Cleansing the soul by avoiding profanity and themes that’d be consider a sin, the album washes away West’s past life, in hopes to reborn and be closer to God. As an album built on a campaign of various delays, the only thing to expect, was the unexpected. Here’s a track by track, no holds barred, unscripted, and unfiltered first impression reaction to the album. (Written first day of release)
1.) Every Hour, (featuring Sunday Service Choir)
The standard of an opening track on a Kanye West album is always incredibly high after a streak of discography highlights (Dark Fantasy, Good Morning, On Sight, Say You Will, Ultralight Beam). No possible intro would’ve been more fitting than Every Hour, as it defines the direction of the sound, while representing the inspirations of the project.
As the intro to the project, Every Hour essentially presented itself as a prelude to Selah. On a 27 minute project, the expedition in search of a climax is short lived, as the drum packed, hallelujah chanting thunderous gospel track is an instant attraction, even before knowing what to expect with what was to come.
3.) Follow God
During the Jesus Is King listening party at The Forum in Los Angeles, the snippet of what is now, ‘Follow God’, was expected to be a fan favorite due to how immediate it is. Upon release, the song became the most streamed song due to its accessibility, it’s the least gospel-sounding song on the album.
4.) Closed on Sunday
Just when you thought nothing could get worse than Kanye West’s second verse of, Wolves, the Chick-Fil-A appreciation song proves you wrong. It was at this moment when the album began to feel like a parody album, which is a commonality throughout the rest of the project.
5.) On God
Over the past couple of Kanye West releases, the effort in his lyricism has become more and more lazy. The lack of effort in which West presents himself as the serious lyricist that everyone once fell in love with, is prominent with every bar leaving listeners with the desire of wanting more. On the fifth track of the album, Kanye showcases the potential of exactly how each of these last three solo albums would’ve been even better, if the focus was there.
6.) Everything We Need (featuring Ty Dolla $ign & Ant Clemmons)
Originally titled, The Storm, featuring the late, XXXTENTCION, Everything We Need is a watered down, downgraded version of the leak. In all of it’s glory, the song shines by the music industry’s favorite Rent-A-Hook artist, Ty Dolla $ign, but that flow by Kanye is just awful.
When Kanye premiered the song during Sunday Service at Coachella earlier this year, fans were doomed from the get go. Laziest lyrical content in a Kanye West song, and a poor excuse to throw in some biblical references without experimenting. Boring!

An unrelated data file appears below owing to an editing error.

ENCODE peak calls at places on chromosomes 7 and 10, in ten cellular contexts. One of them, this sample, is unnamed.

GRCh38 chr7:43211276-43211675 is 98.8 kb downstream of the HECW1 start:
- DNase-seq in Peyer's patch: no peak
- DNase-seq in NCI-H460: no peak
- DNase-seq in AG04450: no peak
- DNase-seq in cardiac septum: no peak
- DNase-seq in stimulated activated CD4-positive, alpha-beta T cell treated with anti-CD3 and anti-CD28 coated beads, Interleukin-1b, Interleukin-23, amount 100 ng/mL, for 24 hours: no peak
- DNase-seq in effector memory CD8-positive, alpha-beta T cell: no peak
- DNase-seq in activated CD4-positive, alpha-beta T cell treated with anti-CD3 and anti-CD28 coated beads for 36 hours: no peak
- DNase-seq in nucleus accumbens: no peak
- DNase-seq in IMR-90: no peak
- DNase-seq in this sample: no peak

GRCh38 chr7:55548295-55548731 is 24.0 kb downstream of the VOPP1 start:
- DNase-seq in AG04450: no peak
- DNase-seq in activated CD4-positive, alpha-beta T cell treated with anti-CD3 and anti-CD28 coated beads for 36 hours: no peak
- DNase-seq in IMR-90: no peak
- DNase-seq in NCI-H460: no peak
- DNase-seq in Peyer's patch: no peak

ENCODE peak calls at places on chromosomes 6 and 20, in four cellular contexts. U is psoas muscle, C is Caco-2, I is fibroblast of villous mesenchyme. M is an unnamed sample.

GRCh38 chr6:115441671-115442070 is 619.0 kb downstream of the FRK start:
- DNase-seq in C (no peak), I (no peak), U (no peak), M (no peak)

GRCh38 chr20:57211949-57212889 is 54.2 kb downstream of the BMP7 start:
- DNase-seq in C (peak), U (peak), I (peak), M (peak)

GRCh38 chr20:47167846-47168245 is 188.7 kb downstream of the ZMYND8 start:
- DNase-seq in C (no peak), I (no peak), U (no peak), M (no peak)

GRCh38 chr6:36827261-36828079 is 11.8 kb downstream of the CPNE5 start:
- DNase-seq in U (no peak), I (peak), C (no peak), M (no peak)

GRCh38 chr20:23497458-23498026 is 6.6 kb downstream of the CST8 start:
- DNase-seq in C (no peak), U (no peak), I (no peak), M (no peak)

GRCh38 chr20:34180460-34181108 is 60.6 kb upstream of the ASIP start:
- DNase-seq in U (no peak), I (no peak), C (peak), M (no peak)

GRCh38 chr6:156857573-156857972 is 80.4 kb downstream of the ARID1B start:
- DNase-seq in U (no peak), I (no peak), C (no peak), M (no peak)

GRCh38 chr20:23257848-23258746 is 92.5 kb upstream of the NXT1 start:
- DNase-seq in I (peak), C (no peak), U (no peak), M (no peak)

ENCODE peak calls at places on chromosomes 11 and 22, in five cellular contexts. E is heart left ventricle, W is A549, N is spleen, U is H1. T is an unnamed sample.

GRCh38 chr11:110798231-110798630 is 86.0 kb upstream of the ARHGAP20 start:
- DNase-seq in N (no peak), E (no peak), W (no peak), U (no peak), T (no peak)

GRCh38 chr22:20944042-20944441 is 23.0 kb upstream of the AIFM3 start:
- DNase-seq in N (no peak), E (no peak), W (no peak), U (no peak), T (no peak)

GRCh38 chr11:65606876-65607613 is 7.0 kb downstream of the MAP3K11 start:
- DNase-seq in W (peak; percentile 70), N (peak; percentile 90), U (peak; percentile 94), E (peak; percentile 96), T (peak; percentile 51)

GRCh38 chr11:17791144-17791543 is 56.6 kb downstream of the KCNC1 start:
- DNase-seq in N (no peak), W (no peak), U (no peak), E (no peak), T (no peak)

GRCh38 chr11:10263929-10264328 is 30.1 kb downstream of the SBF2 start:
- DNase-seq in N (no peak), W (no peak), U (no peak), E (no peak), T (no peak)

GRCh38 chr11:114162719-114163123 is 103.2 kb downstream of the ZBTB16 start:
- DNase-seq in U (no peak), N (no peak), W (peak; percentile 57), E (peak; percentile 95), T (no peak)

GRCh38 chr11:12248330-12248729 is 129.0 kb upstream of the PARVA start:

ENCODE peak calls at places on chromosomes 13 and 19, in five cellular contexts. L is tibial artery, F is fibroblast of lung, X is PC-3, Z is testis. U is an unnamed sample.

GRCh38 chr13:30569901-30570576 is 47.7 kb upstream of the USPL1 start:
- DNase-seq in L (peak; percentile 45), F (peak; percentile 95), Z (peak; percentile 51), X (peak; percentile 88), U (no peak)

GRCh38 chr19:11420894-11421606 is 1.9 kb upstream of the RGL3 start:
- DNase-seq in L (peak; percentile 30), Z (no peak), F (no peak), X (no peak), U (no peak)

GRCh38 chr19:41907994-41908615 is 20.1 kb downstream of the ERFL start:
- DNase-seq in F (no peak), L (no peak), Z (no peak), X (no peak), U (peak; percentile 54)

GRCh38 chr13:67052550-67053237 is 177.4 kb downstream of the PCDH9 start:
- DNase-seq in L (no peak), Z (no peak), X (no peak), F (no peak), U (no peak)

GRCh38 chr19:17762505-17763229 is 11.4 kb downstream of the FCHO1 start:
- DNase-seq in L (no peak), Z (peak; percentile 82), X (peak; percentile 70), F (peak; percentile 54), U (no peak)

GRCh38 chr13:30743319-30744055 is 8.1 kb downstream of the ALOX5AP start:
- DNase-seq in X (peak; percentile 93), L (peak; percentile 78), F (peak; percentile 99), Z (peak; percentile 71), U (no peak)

8.) God Is
Arguably his best vocal performance to date, Kanye’s growth as a singer is showcased on this track in particular. ‘God Is’ is almost the first moment on the album where the theme feels authentic, the approach is near refreshing, but yet falls flat with a lack of emotion.
9.) Hands On (featuring Fred Hammond)
One of the longest tracks on the album just so happens to be the most underwhelming. The themes of Christianity and exploring the concept of religion seemed to be too ambitious for the rapper despite raving about his newfound relationship with God. Consciously rapping about Jesus in a socially relevant way isn’t an unfamiliar territory as he tapped into it conceptually brilliantly on Jesus Walks.
10.) Use This Gospel (featuring Clipse & Kenny G)
For the first time on any Kanye West project I sat back and bursted out in laughter. ‘Use this gospel for protection...’ the rapper hilariously proclaims, sounds like lyrics to a Kidz Bop Kanye song. With a phoned in verse by both members of Clipse, sounds like somebody mashed up two different songs to force a reunion that was much anticipated. Kenny G was the lord and savior of the album with his sax solo being the highlight.
11.) Jesus Is Lord, Kanye West
Works fine as a closing track... I guess.
Inauthentically producing a Gospel like album that is reliant on Jesus worship, and an overuse of biblical references, demonstrates the fact that Kanye West can get away with any and everything. Drawing influence from religious themes, the album had everything to be another ambitious, genre forward, and refreshing release in his catalog, but yet falls flat much like refusing to answer when a Jehovah Witness knocks on your door.
At 27 minuets long, Kanye tried to sell Christianity, rather than compellingly trace his path to what led up to being saved, failing to tell a story with a body of work, and instead, compiling a collection of singles. In his stage of his career, expecting lyrical greatness is somewhat bogus considering his delivery over the years, but the lack of depth as a whole, including mixing and attention of gone, and it’s mind boggling. With various versions of the album being played in various cities, Jesus Is King is a gospel parody of YANDHI.